Existential Psychology

Flexibility

By  | 

We can make some useful comparisons between increasing physical flexibility in your body and increasing existential flexibility in your life, since as yogis and Buddhists are always telling us the mind and body are one. Incidentally, one of the best parts about practicing asanas is that you can apply almost everything you’re doing on the mat to the wider sphere of your life.

The ideas that seem most salient for our conversation in the realm of physical flexibility are that we are all more flexible than we think but there are definite limits, and if we go beyond those limits we will surely cause harm to ourselves. The only way to increase flexibility is to constantly live on that edge, reaching a little bit beyond ourselves over the days and weeks until the miracle happens and we find ourselves bending over backwards in a pose that was once unthinkable. It doesn’t all happen at once.

Every person starts with a different inherent flexibility and is at a different stage in the journey so the outward manifestation of a pose can be misleading. We see two people practicing asanas next to one another. One is not even trying although she is in a ridiculously difficult pose, while the other is giving everything he has but can still barely touch his toes.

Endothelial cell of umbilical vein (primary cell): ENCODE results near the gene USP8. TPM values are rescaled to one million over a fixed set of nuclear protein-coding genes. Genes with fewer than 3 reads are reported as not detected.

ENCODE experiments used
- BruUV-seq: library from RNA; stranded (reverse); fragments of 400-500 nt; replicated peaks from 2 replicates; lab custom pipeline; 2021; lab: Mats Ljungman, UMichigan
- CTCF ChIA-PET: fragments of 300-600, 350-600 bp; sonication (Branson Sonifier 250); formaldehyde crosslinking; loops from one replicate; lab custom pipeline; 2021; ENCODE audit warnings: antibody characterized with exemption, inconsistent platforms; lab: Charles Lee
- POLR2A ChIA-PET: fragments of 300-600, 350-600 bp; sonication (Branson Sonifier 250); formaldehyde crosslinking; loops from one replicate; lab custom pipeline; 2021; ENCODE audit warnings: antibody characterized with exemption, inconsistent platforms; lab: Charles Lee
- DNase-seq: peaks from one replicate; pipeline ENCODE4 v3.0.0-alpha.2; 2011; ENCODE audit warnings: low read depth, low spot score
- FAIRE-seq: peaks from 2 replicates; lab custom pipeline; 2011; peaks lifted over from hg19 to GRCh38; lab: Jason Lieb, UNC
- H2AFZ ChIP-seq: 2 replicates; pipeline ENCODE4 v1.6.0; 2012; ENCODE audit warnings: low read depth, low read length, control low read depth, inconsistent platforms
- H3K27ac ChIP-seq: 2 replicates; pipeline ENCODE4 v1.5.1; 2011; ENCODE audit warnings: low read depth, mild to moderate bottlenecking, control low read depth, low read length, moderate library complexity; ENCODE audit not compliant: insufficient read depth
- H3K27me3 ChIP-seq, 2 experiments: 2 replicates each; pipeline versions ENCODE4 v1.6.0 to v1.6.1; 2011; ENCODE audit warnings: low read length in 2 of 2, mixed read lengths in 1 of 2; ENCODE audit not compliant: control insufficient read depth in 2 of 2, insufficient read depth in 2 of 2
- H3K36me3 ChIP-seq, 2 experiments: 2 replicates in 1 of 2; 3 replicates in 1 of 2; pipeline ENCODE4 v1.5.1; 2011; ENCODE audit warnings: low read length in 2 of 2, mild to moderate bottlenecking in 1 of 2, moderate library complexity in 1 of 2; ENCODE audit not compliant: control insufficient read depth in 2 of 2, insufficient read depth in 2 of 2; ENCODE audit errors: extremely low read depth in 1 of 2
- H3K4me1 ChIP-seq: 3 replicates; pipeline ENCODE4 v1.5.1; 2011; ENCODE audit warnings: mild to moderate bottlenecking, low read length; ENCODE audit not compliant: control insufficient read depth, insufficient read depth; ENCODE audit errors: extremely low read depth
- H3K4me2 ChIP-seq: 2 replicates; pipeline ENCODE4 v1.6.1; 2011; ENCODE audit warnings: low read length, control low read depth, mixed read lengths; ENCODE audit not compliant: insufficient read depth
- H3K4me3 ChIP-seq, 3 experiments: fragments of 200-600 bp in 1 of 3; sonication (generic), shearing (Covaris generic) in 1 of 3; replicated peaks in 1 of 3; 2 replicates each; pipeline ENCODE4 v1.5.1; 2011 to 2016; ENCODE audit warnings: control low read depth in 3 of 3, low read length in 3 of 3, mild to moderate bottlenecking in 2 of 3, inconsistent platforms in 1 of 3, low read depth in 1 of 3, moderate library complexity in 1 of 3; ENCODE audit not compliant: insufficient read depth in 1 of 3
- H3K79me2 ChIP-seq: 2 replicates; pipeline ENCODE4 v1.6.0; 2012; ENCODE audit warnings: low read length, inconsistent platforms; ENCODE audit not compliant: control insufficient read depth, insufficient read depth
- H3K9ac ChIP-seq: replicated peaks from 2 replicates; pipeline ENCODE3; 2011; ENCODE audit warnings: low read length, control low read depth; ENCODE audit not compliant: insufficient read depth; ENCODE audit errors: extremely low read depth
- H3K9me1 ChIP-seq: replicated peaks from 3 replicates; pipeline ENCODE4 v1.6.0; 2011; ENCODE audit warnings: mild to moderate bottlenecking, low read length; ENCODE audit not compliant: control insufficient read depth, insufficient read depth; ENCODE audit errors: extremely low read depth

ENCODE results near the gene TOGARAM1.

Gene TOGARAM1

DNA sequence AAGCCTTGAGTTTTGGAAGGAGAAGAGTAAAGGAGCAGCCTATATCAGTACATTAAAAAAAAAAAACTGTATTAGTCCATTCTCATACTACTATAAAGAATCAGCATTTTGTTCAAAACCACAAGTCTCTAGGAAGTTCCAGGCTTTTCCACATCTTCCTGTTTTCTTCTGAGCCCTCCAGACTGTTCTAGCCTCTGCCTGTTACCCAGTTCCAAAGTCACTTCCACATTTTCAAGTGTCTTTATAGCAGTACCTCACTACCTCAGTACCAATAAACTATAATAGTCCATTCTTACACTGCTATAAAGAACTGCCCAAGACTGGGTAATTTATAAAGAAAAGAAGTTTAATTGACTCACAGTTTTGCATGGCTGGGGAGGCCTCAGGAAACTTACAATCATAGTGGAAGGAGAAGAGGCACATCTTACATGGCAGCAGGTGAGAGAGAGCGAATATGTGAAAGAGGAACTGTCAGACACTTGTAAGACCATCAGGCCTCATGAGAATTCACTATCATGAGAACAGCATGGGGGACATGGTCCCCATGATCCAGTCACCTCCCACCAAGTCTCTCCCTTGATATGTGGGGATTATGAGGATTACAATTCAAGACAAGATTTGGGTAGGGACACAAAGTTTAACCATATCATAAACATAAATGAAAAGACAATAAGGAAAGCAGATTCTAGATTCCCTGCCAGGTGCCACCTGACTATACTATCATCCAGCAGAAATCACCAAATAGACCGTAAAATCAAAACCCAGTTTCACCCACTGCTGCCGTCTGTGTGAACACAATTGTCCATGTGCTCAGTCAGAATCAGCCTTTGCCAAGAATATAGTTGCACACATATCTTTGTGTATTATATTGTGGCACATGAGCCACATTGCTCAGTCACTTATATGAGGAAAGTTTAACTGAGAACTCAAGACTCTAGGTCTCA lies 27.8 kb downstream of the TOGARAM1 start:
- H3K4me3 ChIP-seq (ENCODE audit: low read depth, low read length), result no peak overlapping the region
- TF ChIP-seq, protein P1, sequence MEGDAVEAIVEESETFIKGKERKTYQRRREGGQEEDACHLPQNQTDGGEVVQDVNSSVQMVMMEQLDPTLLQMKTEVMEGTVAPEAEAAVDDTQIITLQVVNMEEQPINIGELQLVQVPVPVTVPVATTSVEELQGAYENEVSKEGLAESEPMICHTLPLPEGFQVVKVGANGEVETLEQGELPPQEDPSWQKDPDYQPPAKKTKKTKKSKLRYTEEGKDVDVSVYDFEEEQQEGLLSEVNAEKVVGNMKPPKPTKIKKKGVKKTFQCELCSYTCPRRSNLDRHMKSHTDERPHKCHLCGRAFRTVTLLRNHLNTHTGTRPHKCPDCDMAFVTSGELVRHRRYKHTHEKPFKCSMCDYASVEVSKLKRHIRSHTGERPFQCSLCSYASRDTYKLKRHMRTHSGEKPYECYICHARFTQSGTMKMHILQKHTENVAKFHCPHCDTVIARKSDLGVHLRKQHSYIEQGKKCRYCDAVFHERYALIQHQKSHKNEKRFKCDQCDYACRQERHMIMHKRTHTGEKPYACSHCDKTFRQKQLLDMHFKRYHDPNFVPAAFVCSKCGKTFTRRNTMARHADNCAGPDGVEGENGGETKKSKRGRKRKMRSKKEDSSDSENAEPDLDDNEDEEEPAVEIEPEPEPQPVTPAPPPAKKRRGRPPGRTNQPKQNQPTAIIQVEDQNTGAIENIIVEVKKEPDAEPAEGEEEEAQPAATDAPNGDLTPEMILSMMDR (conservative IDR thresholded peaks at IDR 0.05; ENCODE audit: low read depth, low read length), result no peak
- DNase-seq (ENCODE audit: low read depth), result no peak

If we cross these ideas over to the wider sphere of life it becomes obvious that flexibility is not some carefree attitude where you let anything and everything go without discriminating, but is a well thought out, highly disciplined process where you make the conscious choice to reach beyond what you’re comfortable with but are still highly aware of your limits. You know that crossing these limits will lead to a bad outcome. You also become more forgiving of the seeming inflexibility of others because you realize that appearances are deceiving and what is quite difficult for one person is natural and easy for another. But as a general rule increasing your flexibility is a good thing. It leads to increased health and vitality in your body, and it leads to a more open and rounded perspective in your life.

Greetings I'm Michael, the owner of Evolution Counseling and the author of all the articles on this site. I got my master's degree from Seattle University in community mental heath counseling and have committed myself to advancing my knowledge of psychology and to evolving my own philosophical system ever since. In addition to the content on this site I offer online coaching using Skype. If you'd like to learn more about it click on the online coaching tab or if you think you'd like to set up a session send me an email at evolve@evolutioncounseling.com.

You must be logged in to post a comment Login